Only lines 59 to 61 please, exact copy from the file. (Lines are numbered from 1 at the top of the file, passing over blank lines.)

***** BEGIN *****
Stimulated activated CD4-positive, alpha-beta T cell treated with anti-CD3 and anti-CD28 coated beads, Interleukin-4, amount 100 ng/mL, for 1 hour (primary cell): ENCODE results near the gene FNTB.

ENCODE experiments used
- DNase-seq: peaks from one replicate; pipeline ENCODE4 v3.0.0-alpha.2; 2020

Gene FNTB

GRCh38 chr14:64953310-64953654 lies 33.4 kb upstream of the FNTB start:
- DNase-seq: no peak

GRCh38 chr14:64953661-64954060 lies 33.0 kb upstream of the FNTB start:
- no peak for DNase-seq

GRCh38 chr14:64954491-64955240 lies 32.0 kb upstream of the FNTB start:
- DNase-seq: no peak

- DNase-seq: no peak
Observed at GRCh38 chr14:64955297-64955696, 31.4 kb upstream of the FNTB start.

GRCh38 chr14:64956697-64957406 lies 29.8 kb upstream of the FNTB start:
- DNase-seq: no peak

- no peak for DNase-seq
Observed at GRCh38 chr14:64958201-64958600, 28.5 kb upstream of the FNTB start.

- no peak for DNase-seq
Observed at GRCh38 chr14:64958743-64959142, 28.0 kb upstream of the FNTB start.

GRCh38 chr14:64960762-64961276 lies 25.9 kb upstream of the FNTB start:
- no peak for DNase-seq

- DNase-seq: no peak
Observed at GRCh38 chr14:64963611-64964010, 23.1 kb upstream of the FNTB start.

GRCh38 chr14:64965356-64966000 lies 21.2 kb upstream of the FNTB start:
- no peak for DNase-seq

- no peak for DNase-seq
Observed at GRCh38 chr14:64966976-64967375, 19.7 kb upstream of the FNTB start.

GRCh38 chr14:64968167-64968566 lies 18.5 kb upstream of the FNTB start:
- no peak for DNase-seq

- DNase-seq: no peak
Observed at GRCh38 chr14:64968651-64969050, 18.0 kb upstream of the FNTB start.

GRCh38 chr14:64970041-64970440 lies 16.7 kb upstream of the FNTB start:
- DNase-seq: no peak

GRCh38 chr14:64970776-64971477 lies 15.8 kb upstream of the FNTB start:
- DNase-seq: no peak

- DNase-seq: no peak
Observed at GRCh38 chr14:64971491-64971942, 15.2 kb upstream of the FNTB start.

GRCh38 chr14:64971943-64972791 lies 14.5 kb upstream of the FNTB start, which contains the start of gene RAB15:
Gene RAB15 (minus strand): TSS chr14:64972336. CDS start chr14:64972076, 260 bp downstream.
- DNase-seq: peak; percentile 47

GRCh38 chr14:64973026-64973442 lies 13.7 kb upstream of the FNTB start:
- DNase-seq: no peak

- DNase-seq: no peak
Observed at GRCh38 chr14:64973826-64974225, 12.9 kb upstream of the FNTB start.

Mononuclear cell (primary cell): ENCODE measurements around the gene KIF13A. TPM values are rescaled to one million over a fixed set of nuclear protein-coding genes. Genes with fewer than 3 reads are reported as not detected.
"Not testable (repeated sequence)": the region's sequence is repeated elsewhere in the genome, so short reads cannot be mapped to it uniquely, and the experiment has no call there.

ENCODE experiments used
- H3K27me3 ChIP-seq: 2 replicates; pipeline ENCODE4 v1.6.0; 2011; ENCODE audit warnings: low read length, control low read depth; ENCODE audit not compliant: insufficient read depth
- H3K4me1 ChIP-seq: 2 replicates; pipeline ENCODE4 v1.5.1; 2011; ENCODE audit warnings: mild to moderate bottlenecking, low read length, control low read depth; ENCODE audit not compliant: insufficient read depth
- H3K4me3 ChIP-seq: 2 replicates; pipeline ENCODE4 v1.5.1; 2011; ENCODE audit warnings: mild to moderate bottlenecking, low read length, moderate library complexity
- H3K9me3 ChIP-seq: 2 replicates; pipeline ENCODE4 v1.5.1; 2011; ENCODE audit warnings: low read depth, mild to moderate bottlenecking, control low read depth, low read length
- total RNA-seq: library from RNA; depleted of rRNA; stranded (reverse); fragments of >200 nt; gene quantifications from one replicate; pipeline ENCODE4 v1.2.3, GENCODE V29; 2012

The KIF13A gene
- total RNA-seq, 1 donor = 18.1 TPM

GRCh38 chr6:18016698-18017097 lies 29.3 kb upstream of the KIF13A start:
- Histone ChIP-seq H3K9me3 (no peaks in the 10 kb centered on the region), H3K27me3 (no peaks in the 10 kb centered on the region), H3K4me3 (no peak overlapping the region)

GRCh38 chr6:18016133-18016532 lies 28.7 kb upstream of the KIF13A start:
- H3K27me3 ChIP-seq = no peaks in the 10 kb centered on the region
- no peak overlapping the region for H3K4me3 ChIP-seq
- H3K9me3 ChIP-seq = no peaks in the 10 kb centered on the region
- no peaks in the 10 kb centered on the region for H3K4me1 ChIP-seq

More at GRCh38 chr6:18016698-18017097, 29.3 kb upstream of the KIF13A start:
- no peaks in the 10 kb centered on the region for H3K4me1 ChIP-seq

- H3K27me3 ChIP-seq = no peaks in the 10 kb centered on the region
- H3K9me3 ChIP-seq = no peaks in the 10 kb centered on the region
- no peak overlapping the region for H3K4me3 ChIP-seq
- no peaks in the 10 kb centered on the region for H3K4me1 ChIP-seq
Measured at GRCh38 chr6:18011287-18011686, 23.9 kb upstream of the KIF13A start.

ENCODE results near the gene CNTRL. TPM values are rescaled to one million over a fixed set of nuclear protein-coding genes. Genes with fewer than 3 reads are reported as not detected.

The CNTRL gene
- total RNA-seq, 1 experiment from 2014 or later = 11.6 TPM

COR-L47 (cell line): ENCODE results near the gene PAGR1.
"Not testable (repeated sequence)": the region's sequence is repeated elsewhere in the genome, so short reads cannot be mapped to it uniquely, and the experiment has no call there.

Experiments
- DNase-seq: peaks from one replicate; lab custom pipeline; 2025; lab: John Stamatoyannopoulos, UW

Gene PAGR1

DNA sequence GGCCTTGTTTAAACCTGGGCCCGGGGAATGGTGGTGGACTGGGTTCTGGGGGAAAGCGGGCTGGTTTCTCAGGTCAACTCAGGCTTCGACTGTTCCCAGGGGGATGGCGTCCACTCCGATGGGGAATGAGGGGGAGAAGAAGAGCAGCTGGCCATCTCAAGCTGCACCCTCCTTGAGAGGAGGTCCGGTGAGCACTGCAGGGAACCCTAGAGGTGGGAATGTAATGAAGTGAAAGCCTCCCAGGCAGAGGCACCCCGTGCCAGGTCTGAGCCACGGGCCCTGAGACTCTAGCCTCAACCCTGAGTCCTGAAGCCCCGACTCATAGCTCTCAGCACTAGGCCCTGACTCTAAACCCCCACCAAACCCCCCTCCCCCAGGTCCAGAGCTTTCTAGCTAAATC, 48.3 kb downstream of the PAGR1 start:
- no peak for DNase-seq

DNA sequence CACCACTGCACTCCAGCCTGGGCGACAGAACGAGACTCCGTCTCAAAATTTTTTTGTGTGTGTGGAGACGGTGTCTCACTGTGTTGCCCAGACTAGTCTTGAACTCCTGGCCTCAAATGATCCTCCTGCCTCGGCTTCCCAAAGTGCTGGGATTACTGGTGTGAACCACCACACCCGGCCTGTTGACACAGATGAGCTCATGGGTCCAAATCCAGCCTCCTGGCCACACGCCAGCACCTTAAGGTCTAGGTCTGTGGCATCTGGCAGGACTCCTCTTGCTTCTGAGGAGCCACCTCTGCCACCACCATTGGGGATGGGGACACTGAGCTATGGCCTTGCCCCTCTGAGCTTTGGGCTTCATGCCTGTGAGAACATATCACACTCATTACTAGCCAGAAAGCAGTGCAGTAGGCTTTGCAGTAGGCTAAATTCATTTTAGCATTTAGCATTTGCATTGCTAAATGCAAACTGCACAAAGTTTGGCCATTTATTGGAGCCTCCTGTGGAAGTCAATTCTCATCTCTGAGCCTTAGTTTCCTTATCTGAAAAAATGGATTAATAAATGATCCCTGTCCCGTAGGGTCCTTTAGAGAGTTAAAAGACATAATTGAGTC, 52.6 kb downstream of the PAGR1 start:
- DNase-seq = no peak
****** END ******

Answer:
- H3K9me3 ChIP-seq = no peaks in the 10 kb centered on the region
- no peaks in the 10 kb centered on the region for H3K4me1 ChIP-seq

More at GRCh38 chr6:18016698-18017097, 29.3 kb upstream of the KIF13A start: